author = "Matthew Wade and Steven Mann and Rob Copeland and James Steele",
year = "2019",
language = "English",
journal = "Journal of Epidemiology and Community Health",
issn = "0143-005X",
publisher = "BMJ Publishing Group",

}

TY - JOUR

T1 - The effect of exercise referral schemes upon health and wellbeing: Initial observational insights using individual patient data meta-analysis from The National Referral Database

AU - Wade, Matthew

AU - Mann, Steven

AU - Copeland, Rob

AU - Steele, James

PY - 2019

Y1 - 2019

N2 - Objectives: To examine if exercise referral schemes (ERS)s are associated with meaningful changes in health and wellbeing in a large cohort of individuals throughout England, Scotland, and Wales from The National Referral Database. Methods: Data were obtained from 23,731 participants from 13 different ERSs lasting 6 weeks to 3 months. Changes from pre- to post-ERS in health and wellbeing outcomes were examined including body mass index (BMI), blood pressure (SBP & DBP), resting heart rate (RHR), short Warwick Edinburgh Mental Wellbeing Scale (SWEMWBS), World Health Organization Well-Being Index (WHO-5), Exercise Related Quality of Life scale (ERQoL), and Exercise Self-Efficacy Scale (ESES). Two-stage individual patient data meta-analysis was used to generate effect estimates. Results: Estimates [95%CIs] revealed statistically significant changes occurred compared to point nulls for BMI (-0.55 kg.m2 [-0.69 to -0.41]), SBP (-2.95 mmHg [-3.97 to -1.92]), SWEMWBS (2.99 pts [1.61 to 4.36]), WHO-5 (8.78 pts [6.84 to 10.63]), ERQoL (15.26 pts [4.71 to 25.82]), ESES (2.58 pts [1.76 to 3.40]), but not RHR (0.22 fc [-1.57 to 1.12]), DBP (-0.93 mmHg [-1.51 to -0.35]). However, comparisons of estimates [95%CIs] against null intervals suggested the majority of outcomes may not improve meaningfully. Conclusions: We considered whether meaningful health and wellbeing changes occur in people who are undergoing ERSs? Regarding this broad question, these results demonstrate that, although many health and wellbeing outcomes improved, the changes be not achieve meaningful levels. This suggests the need to consider the implementation of ERSs more critically to discern how to maximize their effectiveness.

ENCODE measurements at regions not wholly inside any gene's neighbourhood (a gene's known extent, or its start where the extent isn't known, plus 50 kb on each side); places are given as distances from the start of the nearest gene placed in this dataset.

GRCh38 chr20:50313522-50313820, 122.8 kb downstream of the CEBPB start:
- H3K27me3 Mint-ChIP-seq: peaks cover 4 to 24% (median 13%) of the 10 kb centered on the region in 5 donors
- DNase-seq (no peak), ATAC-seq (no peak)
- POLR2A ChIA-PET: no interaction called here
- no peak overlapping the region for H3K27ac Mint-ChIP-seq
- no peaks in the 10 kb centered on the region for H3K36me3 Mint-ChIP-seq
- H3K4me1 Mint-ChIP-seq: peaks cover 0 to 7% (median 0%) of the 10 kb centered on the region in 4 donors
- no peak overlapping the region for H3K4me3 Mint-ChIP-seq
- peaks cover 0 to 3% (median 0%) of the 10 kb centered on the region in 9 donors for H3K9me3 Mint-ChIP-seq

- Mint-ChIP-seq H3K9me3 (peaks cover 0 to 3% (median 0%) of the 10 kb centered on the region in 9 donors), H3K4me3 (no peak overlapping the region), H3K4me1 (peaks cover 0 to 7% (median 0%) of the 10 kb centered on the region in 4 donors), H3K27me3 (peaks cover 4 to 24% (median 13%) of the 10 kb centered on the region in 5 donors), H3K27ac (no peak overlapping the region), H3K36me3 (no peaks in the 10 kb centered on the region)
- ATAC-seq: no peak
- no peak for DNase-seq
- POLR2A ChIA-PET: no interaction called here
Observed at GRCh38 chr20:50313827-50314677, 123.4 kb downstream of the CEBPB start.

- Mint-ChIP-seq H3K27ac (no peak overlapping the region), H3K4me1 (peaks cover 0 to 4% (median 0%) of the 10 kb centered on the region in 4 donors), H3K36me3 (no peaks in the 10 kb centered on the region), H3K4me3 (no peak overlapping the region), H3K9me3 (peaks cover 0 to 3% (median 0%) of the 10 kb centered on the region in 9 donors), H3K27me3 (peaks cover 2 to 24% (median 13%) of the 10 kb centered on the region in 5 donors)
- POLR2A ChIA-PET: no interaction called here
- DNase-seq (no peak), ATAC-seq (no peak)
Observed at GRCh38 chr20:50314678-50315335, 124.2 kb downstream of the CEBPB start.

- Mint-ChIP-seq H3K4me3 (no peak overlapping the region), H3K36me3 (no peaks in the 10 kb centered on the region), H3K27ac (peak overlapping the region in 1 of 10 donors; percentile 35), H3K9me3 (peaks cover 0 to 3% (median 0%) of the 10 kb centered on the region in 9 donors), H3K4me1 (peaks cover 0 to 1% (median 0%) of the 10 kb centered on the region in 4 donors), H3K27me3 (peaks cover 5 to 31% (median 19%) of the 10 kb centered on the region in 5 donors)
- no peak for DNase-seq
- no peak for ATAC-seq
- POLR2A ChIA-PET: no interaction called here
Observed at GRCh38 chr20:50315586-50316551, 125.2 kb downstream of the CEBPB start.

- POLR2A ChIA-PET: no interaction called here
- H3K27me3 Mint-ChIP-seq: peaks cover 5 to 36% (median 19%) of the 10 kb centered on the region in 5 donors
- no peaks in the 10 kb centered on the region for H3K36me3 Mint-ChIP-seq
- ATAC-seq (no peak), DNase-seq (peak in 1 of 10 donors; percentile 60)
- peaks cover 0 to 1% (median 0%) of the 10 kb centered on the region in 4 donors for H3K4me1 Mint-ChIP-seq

AB - Objectives: To examine if exercise referral schemes (ERS)s are associated with meaningful changes in health and wellbeing in a large cohort of individuals throughout England, Scotland, and Wales from The National Referral Database. Methods: Data were obtained from 23,731 participants from 13 different ERSs lasting 6 weeks to 3 months. Changes from pre- to post-ERS in health and wellbeing outcomes were examined including body mass index (BMI), blood pressure (SBP & DBP), resting heart rate (RHR), short Warwick Edinburgh Mental Wellbeing Scale (SWEMWBS), World Health Organization Well-Being Index (WHO-5), Exercise Related Quality of Life scale (ERQoL), and Exercise Self-Efficacy Scale (ESES). Two-stage individual patient data meta-analysis was used to generate effect estimates. Results: Estimates [95%CIs] revealed statistically significant changes occurred compared to point nulls for BMI (-0.55 kg.m2 [-0.69 to -0.41]), SBP (-2.95 mmHg [-3.97 to -1.92]), SWEMWBS (2.99 pts [1.61 to 4.36]), WHO-5 (8.78 pts [6.84 to 10.63]), ERQoL (15.26 pts [4.71 to 25.82]), ESES (2.58 pts [1.76 to 3.40]), but not RHR (0.22 fc [-1.57 to 1.12]), DBP (-0.93 mmHg [-1.51 to -0.35]). However, comparisons of estimates [95%CIs] against null intervals suggested the majority of outcomes may not improve meaningfully. Conclusions: We considered whether meaningful health and wellbeing changes occur in people who are undergoing ERSs? Regarding this broad question, these results demonstrate that, although many health and wellbeing outcomes improved, the changes be not achieve meaningful levels. This suggests the need to consider the implementation of ERSs more critically to discern how to maximize their effectiveness.

M3 - Article

JO - Journal of Epidemiology and Community Health

JF - Journal of Epidemiology and Community Health

SN - 0143-005X

ER -